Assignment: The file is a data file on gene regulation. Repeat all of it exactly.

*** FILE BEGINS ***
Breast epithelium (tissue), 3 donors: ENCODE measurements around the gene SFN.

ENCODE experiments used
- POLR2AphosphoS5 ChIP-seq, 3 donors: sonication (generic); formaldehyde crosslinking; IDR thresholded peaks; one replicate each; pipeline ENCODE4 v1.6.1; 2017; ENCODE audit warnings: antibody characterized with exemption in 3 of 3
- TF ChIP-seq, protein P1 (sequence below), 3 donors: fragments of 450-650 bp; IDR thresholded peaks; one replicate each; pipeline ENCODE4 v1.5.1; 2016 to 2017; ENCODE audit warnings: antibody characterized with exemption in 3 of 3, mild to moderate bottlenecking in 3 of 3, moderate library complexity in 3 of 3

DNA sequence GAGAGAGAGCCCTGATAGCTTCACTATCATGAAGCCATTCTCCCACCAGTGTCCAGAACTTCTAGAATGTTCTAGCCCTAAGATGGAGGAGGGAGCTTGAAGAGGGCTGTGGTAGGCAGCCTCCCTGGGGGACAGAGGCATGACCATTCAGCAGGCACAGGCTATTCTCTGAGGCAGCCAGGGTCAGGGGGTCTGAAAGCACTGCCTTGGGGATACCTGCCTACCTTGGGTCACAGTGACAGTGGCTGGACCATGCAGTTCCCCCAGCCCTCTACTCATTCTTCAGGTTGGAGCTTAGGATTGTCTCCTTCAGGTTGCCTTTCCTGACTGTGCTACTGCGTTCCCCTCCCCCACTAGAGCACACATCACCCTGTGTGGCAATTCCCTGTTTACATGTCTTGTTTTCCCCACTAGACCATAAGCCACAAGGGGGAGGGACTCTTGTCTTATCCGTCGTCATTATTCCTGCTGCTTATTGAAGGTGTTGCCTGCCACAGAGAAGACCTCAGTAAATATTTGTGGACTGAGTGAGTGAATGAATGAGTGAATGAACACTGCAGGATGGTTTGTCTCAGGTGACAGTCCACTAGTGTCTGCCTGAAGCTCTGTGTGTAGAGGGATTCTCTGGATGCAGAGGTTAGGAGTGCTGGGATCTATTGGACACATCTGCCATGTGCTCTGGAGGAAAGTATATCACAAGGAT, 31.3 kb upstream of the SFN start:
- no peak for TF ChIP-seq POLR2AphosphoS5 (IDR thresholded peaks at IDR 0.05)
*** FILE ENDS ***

Breast epithelium (tissue), 3 donors: ENCODE measurements around the gene SFN.

ENCODE experiments used
- POLR2AphosphoS5 ChIP-seq, 3 donors: sonication (generic); formaldehyde crosslinking; IDR thresholded peaks; one replicate each; pipeline ENCODE4 v1.6.1; 2017; ENCODE audit warnings: antibody characterized with exemption in 3 of 3
- TF ChIP-seq, protein P1 (sequence below), 3 donors: fragments of 450-650 bp; IDR thresholded peaks; one replicate each; pipeline ENCODE4 v1.5.1; 2016 to 2017; ENCODE audit warnings: antibody characterized with exemption in 3 of 3, mild to moderate bottlenecking in 3 of 3, moderate library complexity in 3 of 3

DNA sequence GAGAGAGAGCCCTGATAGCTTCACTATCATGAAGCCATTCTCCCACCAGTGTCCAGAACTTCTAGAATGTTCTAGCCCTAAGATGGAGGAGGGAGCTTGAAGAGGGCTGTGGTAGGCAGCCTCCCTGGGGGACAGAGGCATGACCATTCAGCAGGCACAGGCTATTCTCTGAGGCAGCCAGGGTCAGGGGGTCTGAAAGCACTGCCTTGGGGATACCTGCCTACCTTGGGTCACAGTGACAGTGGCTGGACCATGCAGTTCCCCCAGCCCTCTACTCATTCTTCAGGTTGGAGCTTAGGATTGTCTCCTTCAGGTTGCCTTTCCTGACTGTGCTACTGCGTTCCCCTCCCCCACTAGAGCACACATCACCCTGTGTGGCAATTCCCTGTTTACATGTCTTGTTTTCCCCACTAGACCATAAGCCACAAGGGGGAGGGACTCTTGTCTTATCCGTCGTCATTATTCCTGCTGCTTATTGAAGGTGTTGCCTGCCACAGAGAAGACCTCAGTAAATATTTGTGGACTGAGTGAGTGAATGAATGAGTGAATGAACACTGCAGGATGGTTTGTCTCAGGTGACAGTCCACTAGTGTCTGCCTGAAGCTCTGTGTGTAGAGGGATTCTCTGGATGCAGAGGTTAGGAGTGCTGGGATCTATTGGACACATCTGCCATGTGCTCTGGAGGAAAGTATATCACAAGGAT, 31.3 kb upstream of the SFN start:
- no peak for TF ChIP-seq POLR2AphosphoS5 (IDR thresholded peaks at IDR 0.05)